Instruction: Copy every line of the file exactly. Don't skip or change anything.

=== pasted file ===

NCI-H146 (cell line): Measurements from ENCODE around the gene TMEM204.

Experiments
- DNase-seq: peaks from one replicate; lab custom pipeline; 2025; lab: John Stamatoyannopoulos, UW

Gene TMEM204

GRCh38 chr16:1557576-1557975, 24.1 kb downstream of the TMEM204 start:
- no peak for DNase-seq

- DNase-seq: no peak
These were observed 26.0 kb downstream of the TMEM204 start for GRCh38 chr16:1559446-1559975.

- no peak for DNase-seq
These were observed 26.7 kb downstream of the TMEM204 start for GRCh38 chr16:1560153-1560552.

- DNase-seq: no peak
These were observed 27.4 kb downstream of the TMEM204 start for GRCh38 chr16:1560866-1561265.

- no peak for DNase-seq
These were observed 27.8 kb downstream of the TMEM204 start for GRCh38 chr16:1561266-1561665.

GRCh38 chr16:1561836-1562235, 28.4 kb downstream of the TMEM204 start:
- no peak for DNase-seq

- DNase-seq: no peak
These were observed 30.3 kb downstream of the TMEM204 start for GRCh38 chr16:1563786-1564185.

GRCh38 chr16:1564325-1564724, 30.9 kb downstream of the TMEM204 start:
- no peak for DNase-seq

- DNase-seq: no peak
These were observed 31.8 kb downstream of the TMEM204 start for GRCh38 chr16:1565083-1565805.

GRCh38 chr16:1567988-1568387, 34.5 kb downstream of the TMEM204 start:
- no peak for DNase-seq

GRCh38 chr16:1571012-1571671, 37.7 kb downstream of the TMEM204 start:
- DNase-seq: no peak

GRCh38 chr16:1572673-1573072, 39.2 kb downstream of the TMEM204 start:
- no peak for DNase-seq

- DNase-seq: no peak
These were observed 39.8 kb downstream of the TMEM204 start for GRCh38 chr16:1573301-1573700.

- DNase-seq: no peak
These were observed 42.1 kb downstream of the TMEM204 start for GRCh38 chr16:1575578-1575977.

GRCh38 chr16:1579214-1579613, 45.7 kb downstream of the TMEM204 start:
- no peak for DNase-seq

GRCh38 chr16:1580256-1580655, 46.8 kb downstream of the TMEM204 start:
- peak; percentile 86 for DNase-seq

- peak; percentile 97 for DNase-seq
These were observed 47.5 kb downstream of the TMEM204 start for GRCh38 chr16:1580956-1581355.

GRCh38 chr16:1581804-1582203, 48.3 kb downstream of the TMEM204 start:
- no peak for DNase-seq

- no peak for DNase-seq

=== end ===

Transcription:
NCI-H146 (cell line): Measurements from ENCODE around the gene TMEM204.

Experiments
- DNase-seq: peaks from one replicate; lab custom pipeline; 2025; lab: John Stamatoyannopoulos, UW

Gene TMEM204

GRCh38 chr16:1557576-1557975, 24.1 kb downstream of the TMEM204 start:
- no peak for DNase-seq

- DNase-seq: no peak
These were observed 26.0 kb downstream of the TMEM204 start for GRCh38 chr16:1559446-1559975.

- no peak for DNase-seq
These were observed 26.7 kb downstream of the TMEM204 start for GRCh38 chr16:1560153-1560552.

- DNase-seq: no peak
These were observed 27.4 kb downstream of the TMEM204 start for GRCh38 chr16:1560866-1561265.

- no peak for DNase-seq
These were observed 27.8 kb downstream of the TMEM204 start for GRCh38 chr16:1561266-1561665.

GRCh38 chr16:1561836-1562235, 28.4 kb downstream of the TMEM204 start:
- no peak for DNase-seq

- DNase-seq: no peak
These were observed 30.3 kb downstream of the TMEM204 start for GRCh38 chr16:1563786-1564185.

GRCh38 chr16:1564325-1564724, 30.9 kb downstream of the TMEM204 start:
- no peak for DNase-seq

- DNase-seq: no peak
These were observed 31.8 kb downstream of the TMEM204 start for GRCh38 chr16:1565083-1565805.

GRCh38 chr16:1567988-1568387, 34.5 kb downstream of the TMEM204 start:
- no peak for DNase-seq

GRCh38 chr16:1571012-1571671, 37.7 kb downstream of the TMEM204 start:
- DNase-seq: no peak

GRCh38 chr16:1572673-1573072, 39.2 kb downstream of the TMEM204 start:
- no peak for DNase-seq

- DNase-seq: no peak
These were observed 39.8 kb downstream of the TMEM204 start for GRCh38 chr16:1573301-1573700.

- DNase-seq: no peak
These were observed 42.1 kb downstream of the TMEM204 start for GRCh38 chr16:1575578-1575977.

GRCh38 chr16:1579214-1579613, 45.7 kb downstream of the TMEM204 start:
- no peak for DNase-seq

GRCh38 chr16:1580256-1580655, 46.8 kb downstream of the TMEM204 start:
- peak; percentile 86 for DNase-seq

- peak; percentile 97 for DNase-seq
These were observed 47.5 kb downstream of the TMEM204 start for GRCh38 chr16:1580956-1581355.

GRCh38 chr16:1581804-1582203, 48.3 kb downstream of the TMEM204 start:
- no peak for DNase-seq

- no peak for DNase-seq